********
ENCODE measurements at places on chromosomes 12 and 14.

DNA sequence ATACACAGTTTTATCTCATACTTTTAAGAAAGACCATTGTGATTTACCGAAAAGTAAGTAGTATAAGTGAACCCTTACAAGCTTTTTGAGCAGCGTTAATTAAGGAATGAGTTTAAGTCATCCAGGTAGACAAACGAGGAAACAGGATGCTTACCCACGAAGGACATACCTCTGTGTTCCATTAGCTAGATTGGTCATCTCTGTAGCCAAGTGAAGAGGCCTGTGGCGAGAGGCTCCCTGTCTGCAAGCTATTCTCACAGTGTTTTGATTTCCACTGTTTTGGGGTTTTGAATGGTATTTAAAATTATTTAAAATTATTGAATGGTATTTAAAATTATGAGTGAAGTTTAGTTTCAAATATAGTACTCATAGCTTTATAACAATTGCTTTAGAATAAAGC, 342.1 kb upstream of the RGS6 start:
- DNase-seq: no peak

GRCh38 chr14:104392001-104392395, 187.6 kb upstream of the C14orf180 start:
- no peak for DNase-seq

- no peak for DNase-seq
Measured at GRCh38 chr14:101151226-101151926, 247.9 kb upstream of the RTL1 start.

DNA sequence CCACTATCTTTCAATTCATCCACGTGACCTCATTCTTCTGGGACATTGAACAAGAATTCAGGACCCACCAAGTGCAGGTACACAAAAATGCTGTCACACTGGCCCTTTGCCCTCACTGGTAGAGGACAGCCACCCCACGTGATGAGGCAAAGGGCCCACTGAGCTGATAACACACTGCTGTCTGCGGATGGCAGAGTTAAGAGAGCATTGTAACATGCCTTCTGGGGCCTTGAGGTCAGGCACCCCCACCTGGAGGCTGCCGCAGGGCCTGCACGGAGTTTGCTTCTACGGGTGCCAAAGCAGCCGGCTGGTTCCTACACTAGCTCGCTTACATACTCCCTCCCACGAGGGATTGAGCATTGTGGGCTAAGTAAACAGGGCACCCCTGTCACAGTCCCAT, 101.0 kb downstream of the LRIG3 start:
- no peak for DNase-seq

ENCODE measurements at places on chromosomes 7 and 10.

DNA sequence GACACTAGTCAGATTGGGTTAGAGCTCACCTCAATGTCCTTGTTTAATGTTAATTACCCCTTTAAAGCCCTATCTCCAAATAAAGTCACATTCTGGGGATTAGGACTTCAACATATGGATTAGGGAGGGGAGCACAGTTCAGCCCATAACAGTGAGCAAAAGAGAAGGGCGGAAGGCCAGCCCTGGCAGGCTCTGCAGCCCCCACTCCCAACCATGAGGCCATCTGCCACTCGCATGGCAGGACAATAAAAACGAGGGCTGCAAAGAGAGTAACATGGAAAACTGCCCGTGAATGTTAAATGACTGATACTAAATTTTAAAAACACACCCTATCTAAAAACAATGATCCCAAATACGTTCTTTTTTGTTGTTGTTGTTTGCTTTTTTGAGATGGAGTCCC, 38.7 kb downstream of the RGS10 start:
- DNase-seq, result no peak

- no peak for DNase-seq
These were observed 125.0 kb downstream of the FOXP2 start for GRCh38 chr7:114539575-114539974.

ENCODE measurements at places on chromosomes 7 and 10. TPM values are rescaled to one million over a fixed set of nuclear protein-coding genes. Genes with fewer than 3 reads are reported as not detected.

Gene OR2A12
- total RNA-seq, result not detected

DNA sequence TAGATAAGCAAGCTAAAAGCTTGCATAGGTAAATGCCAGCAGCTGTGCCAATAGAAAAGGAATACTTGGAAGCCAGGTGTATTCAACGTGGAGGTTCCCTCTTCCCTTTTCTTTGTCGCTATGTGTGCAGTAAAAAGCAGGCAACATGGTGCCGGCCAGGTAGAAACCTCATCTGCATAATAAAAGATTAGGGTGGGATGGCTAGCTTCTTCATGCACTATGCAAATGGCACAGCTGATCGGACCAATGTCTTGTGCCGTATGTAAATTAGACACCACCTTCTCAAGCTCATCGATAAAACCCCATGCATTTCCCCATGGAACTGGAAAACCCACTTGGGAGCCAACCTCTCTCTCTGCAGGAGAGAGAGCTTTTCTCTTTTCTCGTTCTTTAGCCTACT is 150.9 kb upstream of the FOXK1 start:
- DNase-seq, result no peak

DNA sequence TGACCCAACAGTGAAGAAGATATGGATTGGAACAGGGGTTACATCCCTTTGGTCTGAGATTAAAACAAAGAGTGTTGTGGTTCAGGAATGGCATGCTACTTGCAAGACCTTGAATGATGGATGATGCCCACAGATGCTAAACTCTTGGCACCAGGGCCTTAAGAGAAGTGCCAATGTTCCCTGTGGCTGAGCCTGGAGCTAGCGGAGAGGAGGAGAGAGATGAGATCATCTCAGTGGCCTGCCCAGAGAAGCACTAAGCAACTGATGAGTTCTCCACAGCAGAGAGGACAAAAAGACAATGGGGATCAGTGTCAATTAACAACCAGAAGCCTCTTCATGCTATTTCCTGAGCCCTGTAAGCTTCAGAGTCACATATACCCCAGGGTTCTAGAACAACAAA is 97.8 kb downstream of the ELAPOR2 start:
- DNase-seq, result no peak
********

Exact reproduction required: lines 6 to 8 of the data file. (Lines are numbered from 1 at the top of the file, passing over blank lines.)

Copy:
- no peak for DNase-seq
Measured at GRCh38 chr14:101151226-101151926, 247.9 kb upstream of the RTL1 start.

DNA sequence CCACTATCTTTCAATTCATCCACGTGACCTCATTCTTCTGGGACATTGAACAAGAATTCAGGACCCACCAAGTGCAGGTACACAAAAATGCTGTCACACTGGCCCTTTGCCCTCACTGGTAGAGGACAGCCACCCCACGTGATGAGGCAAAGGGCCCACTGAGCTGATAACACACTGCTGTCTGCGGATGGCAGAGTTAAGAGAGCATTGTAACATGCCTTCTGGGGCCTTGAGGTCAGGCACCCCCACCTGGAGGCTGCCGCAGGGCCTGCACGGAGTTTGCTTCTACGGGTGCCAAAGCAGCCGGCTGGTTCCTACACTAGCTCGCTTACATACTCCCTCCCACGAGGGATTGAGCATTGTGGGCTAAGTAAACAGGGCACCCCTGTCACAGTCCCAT, 101.0 kb downstream of the LRIG3 start: